If you’d like to test major updates to ensure they don’t break important business software, you can defer upgrades. But, as MIcrosoft warns, you won’t get new features immediately. If you’re an enthusiast who wants to get the latest features when they’re available in Windows 10 Home, don’t enable this option. The Windows Insider testing process should hopefully catch most bugs before the update rolls out of Windows 10 Home PCs, anyway.

Windows 10 Branches Explained

Windows 10 offers several different update “branches” with different frequencies of updates. Microsoft will be supporting each of them with security updates, and they’re all intended for different types of PCs.

  • Current Branch: The Current Branch is the standard version of Windows 10. Everyone on this branch will receive feature updates as soon as they’re released. All Windows 10 PCs are on this branch by default, and Windows 10 Home PCs can only be on this branch.
  • Current Branch for Business: The Current Branch for Business is similar to the Current Branch, but feature upgrades are delayed for several months to allow for more testing. Enabling the “Defer upgrades” option will put your PC on this branch. This option is available on Windows 10 Professional, Enterprise, and Education systems.
  • Long Term Servicing Branch: The Long Term Servicing Branch is designed for enterprises who need rock-solid, stable software without the latest features. Enable this option and you’ll just receive security updates — no feature upgrades. This option is designed for PCs that really don’t care about new features — Microsoft says it’s for “systems powering hospital emergency rooms, air traffic control towers, financial trading systems, [and] factory floors.” The long-term servicing branch will have a mainstream support period of five years and an extended support period of another five years, for a total of ten years of security updates. The Long Term Servicing Branch is available only on Enterprise and Education versions of Windows. Typical users can’t get these versions of Windows — they require a big volume-licensing contract.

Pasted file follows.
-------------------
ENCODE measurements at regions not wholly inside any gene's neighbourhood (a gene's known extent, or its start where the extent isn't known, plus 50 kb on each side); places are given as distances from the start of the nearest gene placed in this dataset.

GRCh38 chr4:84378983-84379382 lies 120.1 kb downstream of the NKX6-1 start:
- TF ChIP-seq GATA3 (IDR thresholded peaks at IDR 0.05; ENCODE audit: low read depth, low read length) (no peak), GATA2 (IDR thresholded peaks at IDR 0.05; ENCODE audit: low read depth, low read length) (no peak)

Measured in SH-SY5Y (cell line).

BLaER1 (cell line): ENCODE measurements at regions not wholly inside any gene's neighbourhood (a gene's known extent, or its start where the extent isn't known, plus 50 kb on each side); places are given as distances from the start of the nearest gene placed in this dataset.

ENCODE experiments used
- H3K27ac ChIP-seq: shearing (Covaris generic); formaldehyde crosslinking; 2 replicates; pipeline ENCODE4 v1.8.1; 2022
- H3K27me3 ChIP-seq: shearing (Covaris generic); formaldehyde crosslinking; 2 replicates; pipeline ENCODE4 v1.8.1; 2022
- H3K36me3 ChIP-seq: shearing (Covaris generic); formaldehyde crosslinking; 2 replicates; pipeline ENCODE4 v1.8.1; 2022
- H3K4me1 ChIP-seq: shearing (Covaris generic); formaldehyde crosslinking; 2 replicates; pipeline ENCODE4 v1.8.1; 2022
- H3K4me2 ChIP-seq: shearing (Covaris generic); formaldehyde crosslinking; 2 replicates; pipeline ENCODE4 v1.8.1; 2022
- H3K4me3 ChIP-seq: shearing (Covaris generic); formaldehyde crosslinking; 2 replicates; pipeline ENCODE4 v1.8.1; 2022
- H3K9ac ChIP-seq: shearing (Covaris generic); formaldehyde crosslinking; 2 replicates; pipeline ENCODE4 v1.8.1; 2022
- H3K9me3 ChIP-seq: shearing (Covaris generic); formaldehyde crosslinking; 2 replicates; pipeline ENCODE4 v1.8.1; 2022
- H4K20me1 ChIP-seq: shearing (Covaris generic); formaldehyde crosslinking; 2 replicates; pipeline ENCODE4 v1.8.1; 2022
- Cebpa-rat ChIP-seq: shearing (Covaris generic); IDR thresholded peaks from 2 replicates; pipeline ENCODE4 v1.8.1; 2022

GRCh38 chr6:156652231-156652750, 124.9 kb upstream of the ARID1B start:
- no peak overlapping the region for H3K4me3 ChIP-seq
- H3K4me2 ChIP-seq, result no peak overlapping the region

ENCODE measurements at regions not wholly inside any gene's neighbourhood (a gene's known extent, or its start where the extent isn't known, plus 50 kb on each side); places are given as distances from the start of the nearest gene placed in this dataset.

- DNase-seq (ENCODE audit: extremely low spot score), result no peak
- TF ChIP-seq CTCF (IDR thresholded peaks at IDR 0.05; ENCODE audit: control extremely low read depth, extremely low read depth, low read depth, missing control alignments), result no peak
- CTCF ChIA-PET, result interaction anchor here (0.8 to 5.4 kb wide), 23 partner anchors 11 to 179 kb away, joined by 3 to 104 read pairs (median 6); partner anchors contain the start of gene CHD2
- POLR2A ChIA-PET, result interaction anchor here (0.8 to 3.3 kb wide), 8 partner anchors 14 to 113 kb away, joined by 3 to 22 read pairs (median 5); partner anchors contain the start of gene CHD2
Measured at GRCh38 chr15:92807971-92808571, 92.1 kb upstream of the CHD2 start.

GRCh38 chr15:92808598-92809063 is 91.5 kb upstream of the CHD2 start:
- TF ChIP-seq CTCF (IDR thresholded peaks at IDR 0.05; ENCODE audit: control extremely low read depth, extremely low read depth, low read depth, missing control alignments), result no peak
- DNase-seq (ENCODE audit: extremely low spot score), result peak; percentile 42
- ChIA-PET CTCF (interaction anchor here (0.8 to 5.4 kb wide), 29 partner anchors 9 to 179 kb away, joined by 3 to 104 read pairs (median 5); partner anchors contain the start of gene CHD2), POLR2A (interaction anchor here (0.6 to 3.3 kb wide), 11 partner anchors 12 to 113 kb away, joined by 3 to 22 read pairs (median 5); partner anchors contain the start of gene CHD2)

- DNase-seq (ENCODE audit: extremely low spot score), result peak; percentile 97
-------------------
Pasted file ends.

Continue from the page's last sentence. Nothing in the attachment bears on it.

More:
In addition to these builds, users can opt-in to test preview builds of new features as “Windows Insiders,” just as people could test preview builds of Windows 10 before it was released.

So, should you enable Windows 10’s “Defer upgrades” option? That’s up to you. If you want to get the latest feature upgrades and Windows changes when all those Windows 10 Home users do, leave the option disabled. If you’d like to put off feature updates and changes until most testing is done — potentially to test those updates yourself if you’re part of an organization with mission-critical software — then enable the “Defer upgrades” option. Either way, you’ll only be spared the upgrade for a few months.

Profile Photo for Chris Hoffman Chris Hoffman
Chris Hoffman is Editor-in-Chief of How-To Geek. He's written about technology for over a decade and was a PCWorld columnist for two years. Chris has written for The New York Times and Reader's Digest, been interviewed as a technology expert on TV stations like Miami's NBC 6, and had his work covered by news outlets like the BBC. Since 2011, Chris has written over 2,000 articles that have been read more than one billion times---and that's just here at How-To Geek.